Lobbying steps up ahead of Brazil jet fighter decision
SAO PAULO: French, Swedish and US defense companies pursuing a four-billion-dollar deal to replace Brazil's aging fleet of fighter jets are stepping up lobbying efforts ahead of a decision expected within the next couple of months.
The intensification of the campaigns comes after Brazil's likely announcement was pushed back from September to October at the earliest in order to ask "incredibly detailed" technical questions of the three competitors, a source in one of the companies said.
France's Dassault, which is fielding its high-tech Rafale fighter, had been seen as the frontrunner up to now because of a guarantee to share all technology with Brazil -- a key requirement of the tender.
But Sweden's Saab, offering a new generation of its cost-effective Gripen jet, and US aerospace giant Boeing, plugging its F/A-18 Super Hornet, have sought to blunt that advantage.
Saab president Ake Svensson told reporters in Sao Paulo on Thursday that not only would Gripen technology be offered, but Brazil stood to benefit by participating in future exports of the Swedish jet, which is poised to go into production.
Bob Kemp, Saab's sales and marketing director, said that because the supply chains for Dassault and Boeing were already defined, "we have a program and they have products" to offer.
Boeing's executive vice-president, Jim Albaugh, likewise stressed to journalists last week in Sao Paulo that the US Congress was being asked to allow an "unprecedented" level of technology-sharing with Brazil around the F/A-18.
At stake is not only the right to supply Brazil with 36 modern fighters to replace its 12 outdated French Mirage jets from 2014 -- but also a chance to carry a winner's glow into a much bigger, 10-billion-dollar tender India has underway to buy 126 fighters.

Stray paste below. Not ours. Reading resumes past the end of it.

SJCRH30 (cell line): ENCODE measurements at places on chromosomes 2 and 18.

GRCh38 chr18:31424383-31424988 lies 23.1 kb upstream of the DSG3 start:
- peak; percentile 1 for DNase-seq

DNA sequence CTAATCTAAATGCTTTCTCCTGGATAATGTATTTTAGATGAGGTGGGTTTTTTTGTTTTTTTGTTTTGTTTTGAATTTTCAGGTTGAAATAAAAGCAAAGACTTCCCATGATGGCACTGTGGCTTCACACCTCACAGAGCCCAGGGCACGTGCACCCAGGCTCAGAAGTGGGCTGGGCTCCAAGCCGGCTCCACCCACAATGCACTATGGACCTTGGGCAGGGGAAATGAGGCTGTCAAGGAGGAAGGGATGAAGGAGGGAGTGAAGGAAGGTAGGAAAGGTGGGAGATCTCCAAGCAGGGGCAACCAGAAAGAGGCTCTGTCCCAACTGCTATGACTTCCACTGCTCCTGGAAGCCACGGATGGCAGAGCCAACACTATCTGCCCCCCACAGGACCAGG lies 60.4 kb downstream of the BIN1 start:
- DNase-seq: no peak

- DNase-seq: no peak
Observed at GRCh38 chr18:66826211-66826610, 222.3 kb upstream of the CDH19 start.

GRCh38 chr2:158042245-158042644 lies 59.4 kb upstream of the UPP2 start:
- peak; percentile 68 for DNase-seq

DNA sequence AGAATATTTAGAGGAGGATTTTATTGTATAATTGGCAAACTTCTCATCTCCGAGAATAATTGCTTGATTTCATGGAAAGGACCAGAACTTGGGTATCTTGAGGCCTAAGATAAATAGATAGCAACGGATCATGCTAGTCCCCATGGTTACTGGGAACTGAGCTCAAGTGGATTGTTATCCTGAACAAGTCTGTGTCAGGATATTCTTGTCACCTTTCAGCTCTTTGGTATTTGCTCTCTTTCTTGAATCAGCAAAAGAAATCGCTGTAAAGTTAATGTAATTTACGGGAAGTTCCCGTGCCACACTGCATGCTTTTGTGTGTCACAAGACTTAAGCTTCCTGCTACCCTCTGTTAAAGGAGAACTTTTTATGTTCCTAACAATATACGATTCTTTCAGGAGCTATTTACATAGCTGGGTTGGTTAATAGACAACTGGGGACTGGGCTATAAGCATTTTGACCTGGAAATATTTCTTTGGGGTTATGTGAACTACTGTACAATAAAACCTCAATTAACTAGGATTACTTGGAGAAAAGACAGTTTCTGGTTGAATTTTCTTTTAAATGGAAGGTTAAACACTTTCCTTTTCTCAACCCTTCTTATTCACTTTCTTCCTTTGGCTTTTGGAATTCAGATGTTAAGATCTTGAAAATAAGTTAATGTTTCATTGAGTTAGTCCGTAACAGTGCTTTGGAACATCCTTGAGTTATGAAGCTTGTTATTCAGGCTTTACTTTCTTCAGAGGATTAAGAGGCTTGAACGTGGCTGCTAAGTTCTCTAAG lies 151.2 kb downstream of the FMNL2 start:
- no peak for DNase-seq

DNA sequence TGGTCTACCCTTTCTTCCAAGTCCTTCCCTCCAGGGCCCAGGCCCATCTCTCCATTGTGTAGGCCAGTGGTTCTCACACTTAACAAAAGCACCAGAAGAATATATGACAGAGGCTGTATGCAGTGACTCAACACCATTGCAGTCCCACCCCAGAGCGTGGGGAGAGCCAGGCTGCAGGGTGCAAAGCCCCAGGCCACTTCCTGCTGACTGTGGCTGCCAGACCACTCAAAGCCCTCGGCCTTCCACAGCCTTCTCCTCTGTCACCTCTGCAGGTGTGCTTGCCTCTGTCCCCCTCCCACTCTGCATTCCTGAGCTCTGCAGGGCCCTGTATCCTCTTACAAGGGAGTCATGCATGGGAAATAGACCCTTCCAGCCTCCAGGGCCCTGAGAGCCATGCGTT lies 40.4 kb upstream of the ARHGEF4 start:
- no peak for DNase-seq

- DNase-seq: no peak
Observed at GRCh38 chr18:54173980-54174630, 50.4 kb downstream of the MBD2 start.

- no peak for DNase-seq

The chosen aircraft will be the spearpoint of Brazil's air force for the next three decades.
Brazil, which struck a deal last year to buy four French submarines and co-develop a nuclear sub, is seeking the military clout to match its growing economic power and regional political ambitions.
Jean-Marc Merialdo, the head of Dassault's office in Brazil, told AFP on Thursday there was still some time to go before the winner was decided and a contract signed.
"Let's uncork the champagne once it's signed," he said, expressing caution.
He said he was confident the Rafale was the best option on the table, being more sophisticated and maneuverable than the F/A-18 and more powerful than the Gripen.
He also noted that France's technology-sharing was certain, while US technology -- which applied to part of the Gripen, whose engine is made by General Electric -- was subject to political approval by US lawmakers, who have resisted such transfers in the past.
Boeing, though, has pointed out that the Rafales were costly and none have yet been sold outside of France, while the F/A-18 has been taken up by the Australian air force.
Saab empahsizes that its Gripen is the cheapest option of the three, and is built to land on highways -- a consideration for Brazil, which has to police the vast Amazon jungle.
Brazil's media had said an air force evaluation of the three jets was to be submitted to the government this month, with a possible decision announced on September 7 -- during Brazil's Independence Day celebrations which, coincidentally or not, French President Nicolas Sarkozy had been invited to attend.
But the bidding companies said the air force report now would not be ready until next month, pushing back the whole process and giving them more time to make their respective pitches.